Using a detailed model created from historic documents, the Helix design team developed a plan for adaptively re-using  with minimal changes to the historic character-defining features. The building is listed on the National Register of Historic Places and was designed in accordance with National Park Service guidelines in order to receive historic tax credits.
Reactivating retail space on three sides of the building at street level has brought pedestrian activity to the street, while re-establishing the historic complex as a mixed-use destination.

The redevelopment of the building has received praise from city officials and developers from around the country. “This is the most amazing adaptive re-use I have ever seen,” said Jeffrey Weingart, vice president of UC Fund of Boston, an investor in the project. “We’ve done about $10 billion worth of real estate investment around the country, and this is, without question, magnificent. It’s hard to imagine what was here before.”

Congratulations to our clients and the teams of architects, designers, engineers, craftsmen and contractors that helped make each of these projects a reality.

You can see the full list of 2018 Capstone Award winners on the Kansas City Business Journal’s website.


27 February, 2018 | Academic, Art, Community

Meaningful Artwork at KUMC Draws Inspiration From History

As part of the new Health Education Building, the University of Kansas Medical Center commissioned art pieces for the space, asking artists to draw inspiration from their Clendening History of Medicine Library. The library is one of the nation’s finest collections of rare, historical medical books, as well as an extensive collection of monographs and periodicals in the history of medicine, medical humanities and biomedical ethics. Six artists were selected for works in the building.

The ground level corridor on the southside of the building was an incredible opportunity for artwork, spanning a remarkable 125 feet. The hallway features Des Emplastres et Des Compresses, by artist Marcie Miller Gross. Marcie was inspired by the distinct, elegant forms of the compresses, plasters and bandages illustrated in Cours d’operations de chirurgie, a rare surgical manual found in the library. The shapes were informed by the specific types of incisions made by the surgeon and evoke the topography of the body. These elemental forms are familiar, abstract and poetic in their simplicity.

CAPTION: Reference: Dionis, Pierre. Cours d’operations de chirurgie: demonstrees au Jardin royal. Paris, Chez Laurent D’Houry, rue saint Severin, au St Esprit, vi-s-vis la rue Zacharie: 1707. Held at the Clendening History of Medicine Library, University of Kansas Medical Center.


Creating this series for the university held great meaning for Marcie. Her father received his medical degree from the university in 1948 and was a professor of surgery at KU until 1973. Marcie’s husband, Helix principal Bryan Gross, was the senior project architect on the building and spent three years on the Health Education Building.

Marcie’s work has been exhibited in institutions and galleries throughout the Midwest and internationally and is held in public and private collections. She has lived in Kansas City since receiving her Master of Fine Arts at Cranbrook Academy of Art and Bachelor of Fine Arts at the University of Kansas. Photography by E.G. Schempf.


12 December, 2017 | Academic, Art, New Construction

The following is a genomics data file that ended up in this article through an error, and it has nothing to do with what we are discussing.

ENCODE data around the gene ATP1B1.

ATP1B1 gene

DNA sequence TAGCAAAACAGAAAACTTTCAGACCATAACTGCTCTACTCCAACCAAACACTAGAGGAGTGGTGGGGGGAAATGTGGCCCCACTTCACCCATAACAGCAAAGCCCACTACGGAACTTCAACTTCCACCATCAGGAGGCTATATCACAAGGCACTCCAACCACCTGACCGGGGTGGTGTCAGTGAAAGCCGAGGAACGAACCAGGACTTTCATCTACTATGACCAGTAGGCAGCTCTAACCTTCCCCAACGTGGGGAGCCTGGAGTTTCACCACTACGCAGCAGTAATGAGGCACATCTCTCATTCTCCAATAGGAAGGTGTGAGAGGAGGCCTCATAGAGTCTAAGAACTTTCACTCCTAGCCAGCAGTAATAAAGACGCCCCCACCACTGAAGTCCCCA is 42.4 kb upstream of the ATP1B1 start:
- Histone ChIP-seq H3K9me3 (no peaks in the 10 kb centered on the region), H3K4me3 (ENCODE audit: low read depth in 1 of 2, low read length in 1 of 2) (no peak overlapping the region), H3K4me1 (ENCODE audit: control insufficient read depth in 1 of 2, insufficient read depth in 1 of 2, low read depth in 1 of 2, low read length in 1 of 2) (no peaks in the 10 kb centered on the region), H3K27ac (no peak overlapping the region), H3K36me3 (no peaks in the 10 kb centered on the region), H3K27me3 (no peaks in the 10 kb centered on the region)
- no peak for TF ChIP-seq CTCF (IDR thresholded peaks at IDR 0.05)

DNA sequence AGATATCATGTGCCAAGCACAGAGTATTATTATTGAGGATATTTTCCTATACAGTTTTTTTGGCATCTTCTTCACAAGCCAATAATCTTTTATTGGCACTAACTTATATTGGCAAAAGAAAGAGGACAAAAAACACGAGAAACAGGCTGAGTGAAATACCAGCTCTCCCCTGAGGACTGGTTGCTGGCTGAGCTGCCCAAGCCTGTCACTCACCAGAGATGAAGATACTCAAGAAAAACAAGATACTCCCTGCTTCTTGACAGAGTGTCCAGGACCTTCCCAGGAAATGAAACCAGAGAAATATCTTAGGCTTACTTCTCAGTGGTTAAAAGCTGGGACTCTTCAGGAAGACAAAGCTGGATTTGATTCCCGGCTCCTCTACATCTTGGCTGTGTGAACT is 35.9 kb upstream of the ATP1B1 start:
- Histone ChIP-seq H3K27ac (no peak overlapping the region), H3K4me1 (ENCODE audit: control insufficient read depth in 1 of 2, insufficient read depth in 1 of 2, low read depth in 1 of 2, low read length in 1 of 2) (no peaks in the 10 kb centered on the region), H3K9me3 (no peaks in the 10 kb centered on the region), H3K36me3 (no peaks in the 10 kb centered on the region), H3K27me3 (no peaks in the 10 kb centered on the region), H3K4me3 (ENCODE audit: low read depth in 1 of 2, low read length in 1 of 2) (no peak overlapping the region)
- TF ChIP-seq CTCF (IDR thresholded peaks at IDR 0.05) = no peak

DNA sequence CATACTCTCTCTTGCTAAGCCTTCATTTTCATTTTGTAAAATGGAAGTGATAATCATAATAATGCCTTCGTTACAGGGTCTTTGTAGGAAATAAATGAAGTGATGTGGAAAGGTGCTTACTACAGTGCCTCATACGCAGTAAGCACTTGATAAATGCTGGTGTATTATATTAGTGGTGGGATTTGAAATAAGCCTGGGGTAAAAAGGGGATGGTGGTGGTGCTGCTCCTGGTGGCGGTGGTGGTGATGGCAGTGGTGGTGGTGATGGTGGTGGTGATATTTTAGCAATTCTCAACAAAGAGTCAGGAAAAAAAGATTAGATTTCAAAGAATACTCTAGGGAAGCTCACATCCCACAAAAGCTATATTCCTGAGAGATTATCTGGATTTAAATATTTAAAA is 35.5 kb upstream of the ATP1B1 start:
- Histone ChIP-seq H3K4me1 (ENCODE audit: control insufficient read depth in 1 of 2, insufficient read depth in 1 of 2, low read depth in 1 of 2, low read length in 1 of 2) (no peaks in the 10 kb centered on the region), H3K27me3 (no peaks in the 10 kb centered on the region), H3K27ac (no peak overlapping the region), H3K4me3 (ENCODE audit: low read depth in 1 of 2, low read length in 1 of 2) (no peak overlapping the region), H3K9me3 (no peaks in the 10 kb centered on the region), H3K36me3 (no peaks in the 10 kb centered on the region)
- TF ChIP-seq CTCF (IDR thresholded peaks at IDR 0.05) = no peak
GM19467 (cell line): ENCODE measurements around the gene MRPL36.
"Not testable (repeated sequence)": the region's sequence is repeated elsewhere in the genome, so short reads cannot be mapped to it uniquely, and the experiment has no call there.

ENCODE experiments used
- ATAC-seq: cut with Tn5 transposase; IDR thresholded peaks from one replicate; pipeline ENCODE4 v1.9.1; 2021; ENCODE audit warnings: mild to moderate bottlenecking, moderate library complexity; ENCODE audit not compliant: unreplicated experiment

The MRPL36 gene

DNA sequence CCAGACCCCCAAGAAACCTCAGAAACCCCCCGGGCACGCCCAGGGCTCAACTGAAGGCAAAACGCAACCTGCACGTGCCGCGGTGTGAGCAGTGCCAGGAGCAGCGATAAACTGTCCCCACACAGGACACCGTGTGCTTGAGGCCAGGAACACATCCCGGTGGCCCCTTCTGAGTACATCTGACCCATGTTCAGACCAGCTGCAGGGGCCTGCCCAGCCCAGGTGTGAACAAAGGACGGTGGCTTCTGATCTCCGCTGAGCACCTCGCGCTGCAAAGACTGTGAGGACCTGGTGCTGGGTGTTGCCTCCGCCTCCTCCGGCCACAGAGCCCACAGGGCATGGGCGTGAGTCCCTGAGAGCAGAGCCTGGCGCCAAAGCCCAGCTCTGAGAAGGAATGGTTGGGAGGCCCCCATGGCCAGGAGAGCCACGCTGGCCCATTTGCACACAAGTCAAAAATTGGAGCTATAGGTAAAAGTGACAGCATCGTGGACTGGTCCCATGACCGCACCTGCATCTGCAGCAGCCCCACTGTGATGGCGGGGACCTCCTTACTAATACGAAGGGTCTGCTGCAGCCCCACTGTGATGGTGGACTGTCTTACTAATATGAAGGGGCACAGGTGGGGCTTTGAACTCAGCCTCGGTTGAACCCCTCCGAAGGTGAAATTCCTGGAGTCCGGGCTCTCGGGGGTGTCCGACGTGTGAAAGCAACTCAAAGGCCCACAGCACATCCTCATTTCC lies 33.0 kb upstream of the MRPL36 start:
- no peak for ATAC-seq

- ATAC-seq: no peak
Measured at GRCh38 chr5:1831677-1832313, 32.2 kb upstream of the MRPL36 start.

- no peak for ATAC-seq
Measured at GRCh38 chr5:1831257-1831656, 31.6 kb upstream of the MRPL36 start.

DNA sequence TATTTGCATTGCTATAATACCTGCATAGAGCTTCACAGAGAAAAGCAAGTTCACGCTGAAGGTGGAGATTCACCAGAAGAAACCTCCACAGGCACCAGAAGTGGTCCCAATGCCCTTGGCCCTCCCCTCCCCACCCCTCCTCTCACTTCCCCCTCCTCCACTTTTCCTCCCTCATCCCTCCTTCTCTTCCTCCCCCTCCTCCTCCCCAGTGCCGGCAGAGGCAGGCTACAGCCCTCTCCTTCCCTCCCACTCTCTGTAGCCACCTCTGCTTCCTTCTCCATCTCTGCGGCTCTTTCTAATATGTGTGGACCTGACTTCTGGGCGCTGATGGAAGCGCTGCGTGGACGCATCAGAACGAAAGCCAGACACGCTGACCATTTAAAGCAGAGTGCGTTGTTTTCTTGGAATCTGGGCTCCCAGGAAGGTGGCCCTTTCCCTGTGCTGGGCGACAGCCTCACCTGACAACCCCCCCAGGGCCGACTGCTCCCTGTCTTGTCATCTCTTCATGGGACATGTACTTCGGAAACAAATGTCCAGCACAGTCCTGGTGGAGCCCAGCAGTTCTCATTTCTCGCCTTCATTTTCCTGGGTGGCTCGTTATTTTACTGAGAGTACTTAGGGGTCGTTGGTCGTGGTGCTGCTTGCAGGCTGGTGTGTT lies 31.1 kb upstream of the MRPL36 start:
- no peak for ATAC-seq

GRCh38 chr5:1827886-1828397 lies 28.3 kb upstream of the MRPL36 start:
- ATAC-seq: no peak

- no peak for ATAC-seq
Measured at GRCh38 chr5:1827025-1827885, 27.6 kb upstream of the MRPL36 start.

KCAI Chooses Helix Architecture + Design to Design Student Living Center

From left to right: Alissa Wehmueller, Tony Jones, Doug Stockman, Christopher Carvell.

The Kansas City Art Institute (KCAI) announced today that they have chosen Helix to design a new 250-bed student living center and dining hall to be built on campus starting next year. The opportunity to construct a new hall of residence is possible thanks to a $10 million lead gift by an anonymous donor, given through the Greater Kansas City Community Foundation earlier this year.

For the KCAI student housing project, Helix partnered with consulting architect, Christopher Carvell Architects of Denver, Colo. Carvell has developed nationally recognized expertise in the design of “Next Generation” student life facilities.

This is a complicated project that includes not only the new 250-bed living center but also contemporary dining that will be open to the public and a large new terraced garden. “Following interviews with several firms, Helix presented a sophisticated plan on how to create a relationship between the new student living center, the new garden space and our current student housing building. The result will be a thoughtful design that takes into consideration the needs of our students, while respecting our historic Rockhill and Southmoreland neighborhoods, and advancing the college’s extensive landscape plan,” said Tony Jones, The Nerman Family President.  

Reeves Wiedeman, founding principal with Helix Architecture + Design said, “KCAI’s new student housing project will be a beacon for attracting talent to the campus and our city. It is an honor to work alongside one of the country’s leading arts education institutions to redefine the student housing experience and create a space that nurtures the creativity of these young artists.”

KCAI is a private, independent four-year college of art and design awarding the Bachelor of Fine Arts degree with 13 studio majors. KCAI also offers continuing education courses. Founded in 1885, the college is Kansas City’s oldest arts organization.
Helix has worked with KCAI previously on the renovation of the Richard J. Stern Ceramics Building. We are thrilled to continue our relationship on this transformative project for incoming students and the campus.


Missouri State University Historic Renovation Merges Past and Present

For many, fall means back to school, but for Missouri State University, it also marks the beginning of construction on Hill Hall’s renovation.